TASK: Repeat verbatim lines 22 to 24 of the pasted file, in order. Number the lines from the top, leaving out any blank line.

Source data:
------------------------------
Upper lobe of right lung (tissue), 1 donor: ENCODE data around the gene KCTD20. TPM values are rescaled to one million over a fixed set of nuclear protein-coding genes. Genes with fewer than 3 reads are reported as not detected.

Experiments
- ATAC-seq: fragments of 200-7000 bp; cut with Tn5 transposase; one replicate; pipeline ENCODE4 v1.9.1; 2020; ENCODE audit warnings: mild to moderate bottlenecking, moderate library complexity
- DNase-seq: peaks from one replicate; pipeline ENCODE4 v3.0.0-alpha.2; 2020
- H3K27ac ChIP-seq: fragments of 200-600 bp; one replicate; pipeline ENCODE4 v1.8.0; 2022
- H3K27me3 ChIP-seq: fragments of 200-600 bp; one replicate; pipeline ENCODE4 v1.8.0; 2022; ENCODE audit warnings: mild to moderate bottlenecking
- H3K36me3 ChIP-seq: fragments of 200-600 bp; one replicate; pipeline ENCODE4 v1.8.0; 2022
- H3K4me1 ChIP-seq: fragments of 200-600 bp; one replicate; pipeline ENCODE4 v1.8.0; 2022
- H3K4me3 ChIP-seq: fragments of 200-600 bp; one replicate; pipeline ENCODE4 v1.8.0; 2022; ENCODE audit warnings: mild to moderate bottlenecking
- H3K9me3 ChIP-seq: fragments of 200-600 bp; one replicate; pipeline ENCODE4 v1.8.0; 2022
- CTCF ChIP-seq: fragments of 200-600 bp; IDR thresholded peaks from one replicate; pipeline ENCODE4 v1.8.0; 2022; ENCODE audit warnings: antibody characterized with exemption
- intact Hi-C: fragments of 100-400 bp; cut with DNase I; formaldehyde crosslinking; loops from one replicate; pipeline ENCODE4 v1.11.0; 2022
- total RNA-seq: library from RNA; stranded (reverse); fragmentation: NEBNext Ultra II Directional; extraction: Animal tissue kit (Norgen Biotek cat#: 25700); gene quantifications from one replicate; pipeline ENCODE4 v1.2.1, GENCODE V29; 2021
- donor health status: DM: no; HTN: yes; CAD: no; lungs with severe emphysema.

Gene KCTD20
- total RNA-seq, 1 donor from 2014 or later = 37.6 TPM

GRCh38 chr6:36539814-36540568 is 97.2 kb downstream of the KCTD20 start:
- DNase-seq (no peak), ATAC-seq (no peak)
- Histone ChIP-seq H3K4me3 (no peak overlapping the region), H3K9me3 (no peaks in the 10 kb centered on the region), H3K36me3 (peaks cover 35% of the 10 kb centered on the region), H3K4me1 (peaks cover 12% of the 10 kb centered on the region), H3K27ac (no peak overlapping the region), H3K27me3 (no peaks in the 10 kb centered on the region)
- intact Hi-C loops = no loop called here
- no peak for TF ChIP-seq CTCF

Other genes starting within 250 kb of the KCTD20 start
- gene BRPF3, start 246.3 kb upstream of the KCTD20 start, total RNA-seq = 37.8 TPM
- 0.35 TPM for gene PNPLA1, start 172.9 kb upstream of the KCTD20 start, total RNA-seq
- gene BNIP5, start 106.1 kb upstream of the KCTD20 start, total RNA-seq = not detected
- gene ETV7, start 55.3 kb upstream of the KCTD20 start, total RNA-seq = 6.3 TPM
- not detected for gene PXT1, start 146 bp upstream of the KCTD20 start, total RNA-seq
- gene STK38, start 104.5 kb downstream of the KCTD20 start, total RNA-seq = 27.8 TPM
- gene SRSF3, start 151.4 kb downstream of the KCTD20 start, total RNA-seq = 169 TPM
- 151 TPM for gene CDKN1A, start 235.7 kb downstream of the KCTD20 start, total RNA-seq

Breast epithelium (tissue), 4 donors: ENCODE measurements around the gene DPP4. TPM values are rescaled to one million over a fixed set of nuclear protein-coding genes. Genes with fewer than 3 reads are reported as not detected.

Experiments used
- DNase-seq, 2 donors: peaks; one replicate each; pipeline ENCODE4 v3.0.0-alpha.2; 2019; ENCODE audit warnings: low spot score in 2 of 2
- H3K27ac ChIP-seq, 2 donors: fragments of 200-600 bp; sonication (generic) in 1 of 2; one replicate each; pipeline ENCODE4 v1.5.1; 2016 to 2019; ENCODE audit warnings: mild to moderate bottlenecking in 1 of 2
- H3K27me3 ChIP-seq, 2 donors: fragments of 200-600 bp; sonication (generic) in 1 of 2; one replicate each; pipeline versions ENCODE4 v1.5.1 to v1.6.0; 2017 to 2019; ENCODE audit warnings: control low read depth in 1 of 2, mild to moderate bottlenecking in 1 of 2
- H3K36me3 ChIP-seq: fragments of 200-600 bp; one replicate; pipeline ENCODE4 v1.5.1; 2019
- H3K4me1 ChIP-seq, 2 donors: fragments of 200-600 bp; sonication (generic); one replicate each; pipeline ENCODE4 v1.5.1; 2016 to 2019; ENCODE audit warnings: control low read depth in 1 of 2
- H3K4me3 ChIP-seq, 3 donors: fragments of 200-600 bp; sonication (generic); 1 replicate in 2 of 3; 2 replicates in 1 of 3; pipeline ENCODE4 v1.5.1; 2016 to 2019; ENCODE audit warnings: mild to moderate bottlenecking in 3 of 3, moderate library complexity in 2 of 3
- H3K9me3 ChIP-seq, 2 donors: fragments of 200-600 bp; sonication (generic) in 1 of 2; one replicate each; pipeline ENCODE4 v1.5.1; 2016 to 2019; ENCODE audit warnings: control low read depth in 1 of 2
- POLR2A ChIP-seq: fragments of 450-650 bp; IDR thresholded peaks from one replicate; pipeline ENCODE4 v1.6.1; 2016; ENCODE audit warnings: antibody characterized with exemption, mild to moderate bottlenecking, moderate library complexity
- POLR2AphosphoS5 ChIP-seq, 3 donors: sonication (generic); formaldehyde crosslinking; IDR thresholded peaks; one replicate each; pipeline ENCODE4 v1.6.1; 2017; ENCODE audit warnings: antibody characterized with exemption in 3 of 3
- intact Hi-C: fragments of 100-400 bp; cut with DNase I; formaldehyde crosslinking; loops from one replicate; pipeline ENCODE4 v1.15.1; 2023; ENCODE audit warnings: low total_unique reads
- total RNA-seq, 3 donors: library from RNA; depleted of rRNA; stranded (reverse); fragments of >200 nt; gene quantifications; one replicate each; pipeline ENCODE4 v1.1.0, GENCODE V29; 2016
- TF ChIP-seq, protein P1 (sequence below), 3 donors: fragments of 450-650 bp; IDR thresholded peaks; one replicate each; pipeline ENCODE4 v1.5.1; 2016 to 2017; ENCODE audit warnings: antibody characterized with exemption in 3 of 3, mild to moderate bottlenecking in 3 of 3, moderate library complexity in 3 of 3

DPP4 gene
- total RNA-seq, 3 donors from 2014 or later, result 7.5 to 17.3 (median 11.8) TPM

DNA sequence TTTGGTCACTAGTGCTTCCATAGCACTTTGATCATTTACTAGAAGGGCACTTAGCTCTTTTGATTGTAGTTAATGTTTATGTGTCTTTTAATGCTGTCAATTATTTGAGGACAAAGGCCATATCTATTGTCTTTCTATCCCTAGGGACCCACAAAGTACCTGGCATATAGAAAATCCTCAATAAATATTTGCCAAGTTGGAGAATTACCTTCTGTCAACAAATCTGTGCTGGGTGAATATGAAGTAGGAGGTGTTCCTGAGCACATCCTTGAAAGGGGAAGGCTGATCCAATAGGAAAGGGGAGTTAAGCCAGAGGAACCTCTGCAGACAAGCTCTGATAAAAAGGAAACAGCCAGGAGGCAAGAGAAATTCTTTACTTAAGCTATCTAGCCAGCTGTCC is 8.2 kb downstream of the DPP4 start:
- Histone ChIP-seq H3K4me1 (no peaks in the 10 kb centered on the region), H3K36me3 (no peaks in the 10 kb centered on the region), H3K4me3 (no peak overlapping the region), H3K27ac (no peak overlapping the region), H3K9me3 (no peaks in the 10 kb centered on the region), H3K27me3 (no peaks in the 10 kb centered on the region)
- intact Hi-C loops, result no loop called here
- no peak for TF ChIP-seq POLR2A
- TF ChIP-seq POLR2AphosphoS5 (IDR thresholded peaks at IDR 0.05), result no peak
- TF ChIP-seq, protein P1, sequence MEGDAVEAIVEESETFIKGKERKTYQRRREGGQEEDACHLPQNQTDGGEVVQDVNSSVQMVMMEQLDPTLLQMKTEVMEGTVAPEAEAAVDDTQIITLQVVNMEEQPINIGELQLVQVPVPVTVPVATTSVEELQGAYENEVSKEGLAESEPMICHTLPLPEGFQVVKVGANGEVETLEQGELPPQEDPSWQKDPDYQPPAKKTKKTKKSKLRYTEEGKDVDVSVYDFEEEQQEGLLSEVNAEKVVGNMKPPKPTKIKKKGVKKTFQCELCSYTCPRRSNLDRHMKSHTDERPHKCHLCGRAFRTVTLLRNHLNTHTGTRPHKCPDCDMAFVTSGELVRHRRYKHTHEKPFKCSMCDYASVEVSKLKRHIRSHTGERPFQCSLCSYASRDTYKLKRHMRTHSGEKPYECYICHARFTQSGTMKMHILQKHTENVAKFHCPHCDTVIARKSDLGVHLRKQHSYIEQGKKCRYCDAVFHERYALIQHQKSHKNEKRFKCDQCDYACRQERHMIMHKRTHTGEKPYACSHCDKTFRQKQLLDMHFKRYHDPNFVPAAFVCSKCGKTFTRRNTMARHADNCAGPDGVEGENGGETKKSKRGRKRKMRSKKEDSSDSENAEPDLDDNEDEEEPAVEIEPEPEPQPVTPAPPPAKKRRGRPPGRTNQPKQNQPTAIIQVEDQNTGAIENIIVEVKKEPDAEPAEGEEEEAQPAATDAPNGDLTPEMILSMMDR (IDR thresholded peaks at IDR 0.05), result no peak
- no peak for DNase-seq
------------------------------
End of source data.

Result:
Other genes starting within 250 kb of the KCTD20 start
- gene BRPF3, start 246.3 kb upstream of the KCTD20 start, total RNA-seq = 37.8 TPM
- 0.35 TPM for gene PNPLA1, start 172.9 kb upstream of the KCTD20 start, total RNA-seq